Until our recent trip to the Isle of Kerrera, Beanie & Biggles probably considered themselves to be experts when it comes to ferries. They’d ridden on them twice to Arran and once to Iona, and those trips had taught them everything they needed to know, specifically: (1) ferries have railings that are wide enough apart for you to stick your head through and most importantly (2) they have seats. Seats are great because the resourceful Beagle can forage around underneath them, often finding discarded sandwiches, crumbs from cakes and biscuits, and on a really good day, the occasional chip. You can imagine their surprise then when we told them they were having another ferry ride, but they ended up on this thing..
It was small, open to the water at one end, had no railings for nosey Beagles to stick their heads through and worst of all, no seats. I mean what use is a ferry like that?
I am not impressed Dad. Not impressed at all.
To his credit, Biggles tried to make the best of the situation. With no seats, perhaps there’d still be some foraging opportunities in the captain’s cabin? He strode confidently towards the doorway, but even this meager hope was denied him; apparently there’s some silly rule about cheeky Beagle boys not being allowed to captain passenger ferries (not even boys who’ve recently turned six years old). To make matters worse Beanie noticed a big orange ball thing on a rope giving her the evil eye and had to woof at it. In the end the only good thing about the ferry ride for the Beagle contingent was that it was over quickly.
Finally back on dry(ish) land!
The ferry issue was bad, but there was an even bigger problem with the Isle of Kerrera itself. While researching it as a location for a day trip we’d considered almost everything about it, except its primary industry: sheep farming. Needless to say it was absolutely overrun with sheep, and it wasn’t long before Beanie & Biggles felt the need to speak out (rather loudly I might add) about this woolly infestation. They were both silenced, albeit briefly, on the approach to an old wreck on the coastline.
It wasn’t the imposing sight of the wreck that shut them up, but rather the noises coming from a nearby house equipped with an aviary and a dog with a booming voice. Susan figured it was the dog that left our pups speechless, but I disagreed; Biggles will happily indulge in name calling with much larger dogs so long as they’re behind a stout fence, which was the case here. No, there was no doubt in my mind that the cause of the short-lived Beagle silence was a particularly gobby parrot. I can’t speak parrot, and I’m pretty sure Beanie & Biggles can’t either, but we didn’t need subtitles to tell us that he (or she) was screeching some very disparaging remarks about us. Our pups didn’t descend to the parrot’s level; instead they quietly continued on their way with their heads held high and their dignity intact, pausing only to snack on a bit of cow poo.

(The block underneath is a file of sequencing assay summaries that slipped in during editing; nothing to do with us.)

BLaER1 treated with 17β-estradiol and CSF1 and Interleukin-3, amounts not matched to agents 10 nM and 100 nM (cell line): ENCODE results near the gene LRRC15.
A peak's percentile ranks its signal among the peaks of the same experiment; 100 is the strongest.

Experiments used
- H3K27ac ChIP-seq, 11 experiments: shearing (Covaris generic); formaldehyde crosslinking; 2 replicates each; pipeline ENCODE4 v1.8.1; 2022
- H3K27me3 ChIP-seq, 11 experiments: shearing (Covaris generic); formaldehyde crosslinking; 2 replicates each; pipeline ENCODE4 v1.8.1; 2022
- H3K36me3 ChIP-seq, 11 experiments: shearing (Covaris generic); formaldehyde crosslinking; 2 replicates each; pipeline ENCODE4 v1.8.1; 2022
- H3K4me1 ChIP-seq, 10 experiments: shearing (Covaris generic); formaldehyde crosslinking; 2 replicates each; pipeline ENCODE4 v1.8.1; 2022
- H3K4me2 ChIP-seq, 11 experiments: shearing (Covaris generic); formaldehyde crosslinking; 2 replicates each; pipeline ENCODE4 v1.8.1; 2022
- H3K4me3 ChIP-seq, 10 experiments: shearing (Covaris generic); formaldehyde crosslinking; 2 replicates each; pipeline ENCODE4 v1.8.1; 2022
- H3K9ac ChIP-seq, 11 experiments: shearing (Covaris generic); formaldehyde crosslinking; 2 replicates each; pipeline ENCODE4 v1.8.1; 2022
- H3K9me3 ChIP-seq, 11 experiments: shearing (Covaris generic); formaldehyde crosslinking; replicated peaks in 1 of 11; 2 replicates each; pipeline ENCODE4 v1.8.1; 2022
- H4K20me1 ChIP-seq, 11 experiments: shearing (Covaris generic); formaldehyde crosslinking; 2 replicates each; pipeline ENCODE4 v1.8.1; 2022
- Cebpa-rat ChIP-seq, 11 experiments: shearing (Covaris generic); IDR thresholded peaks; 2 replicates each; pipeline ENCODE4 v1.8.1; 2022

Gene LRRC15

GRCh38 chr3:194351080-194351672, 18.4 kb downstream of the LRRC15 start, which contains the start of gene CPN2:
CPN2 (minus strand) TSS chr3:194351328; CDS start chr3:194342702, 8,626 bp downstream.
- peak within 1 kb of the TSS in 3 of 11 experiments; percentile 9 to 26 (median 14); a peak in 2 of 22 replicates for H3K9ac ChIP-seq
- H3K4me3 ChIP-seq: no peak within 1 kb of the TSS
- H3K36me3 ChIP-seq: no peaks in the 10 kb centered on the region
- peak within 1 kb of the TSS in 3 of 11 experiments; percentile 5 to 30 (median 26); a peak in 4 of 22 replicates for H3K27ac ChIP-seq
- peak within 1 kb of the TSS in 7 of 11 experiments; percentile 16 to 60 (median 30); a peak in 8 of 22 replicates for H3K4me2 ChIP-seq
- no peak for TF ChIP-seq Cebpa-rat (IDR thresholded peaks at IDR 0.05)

The main attraction on Kerrera was always going to be the beautiful ruins of Gylen Castle. Built in a readily defensible position by the rugged coastline, the remains of the castle are open to all visitors. Unfortunately Beanie & Biggles couldn’t be among those visitors. We struggled through the gauntlet of sheep to an excellent outdoor tea & coffee shop, but the short route from there to the castle was particularly sheep-infested, so Susan & the pups camped out while I went in solo to get a few shots.
The approach to Gylen Castle
Inside, the roof clearly needs work
From a distance it appears that the castle has been built on a rocky cliff-like outcrop
It’s only when you go through one of the passageways beneath it that you realize the truth: the castle’s foundations aren’t rock, but densely packed sheep & cow poo. I know this because I spent a couple of minutes wiping said poo off my shoes and the feet of my tripod once I made it to the grass on the other side.
It wasn’t just the poo castle that Beanie & Biggles missed out on however. On the way to the castle there was a composting toilet, and I paid it a visit. I’d never used a composting toilet before, and without going into the details I can tell you I will never use one again, at least not without a hazmat suit, but it would have been a huge hit with the Beagles.
The journey back to the ferry went more smoothly than expected even though we passed by plenty of sheep. Maybe Beanie & Biggles had become acclimated to the island’s scents; maybe the way we kept rewarding their self restraint with chunks of our sandwiches also helped. Regardless, we made it to the ferry without any further woofy outbursts, and on the way back to the mainland Beanie even nabbed a stray Rolo that a previous passenger had dropped. Would you give someone your last Rolo? Beanie wouldn’t.
The Kerrera debacle was at least partially compensated for by a pleasant return visit to the miniature loch at Coire Ardair. Just as on our previous visit, the area around the loch was overcast and chilly, while elsewhere was sunny and much warmer. Maybe those high cliff walls create their own micro-climate. One thing’s for sure, Beanie & Biggles definitely enjoyed romping through the heather!
And finally, a parting shot from the Falls of Falloch. We’ve driven past the signs for this attraction countless times on our way up north, but this was the first time I’d actually stopped off for a visit. It’s not a good place for a walk – the falls are barely 2 minutes from the car park – but it’s certainly worth stopping there for a look!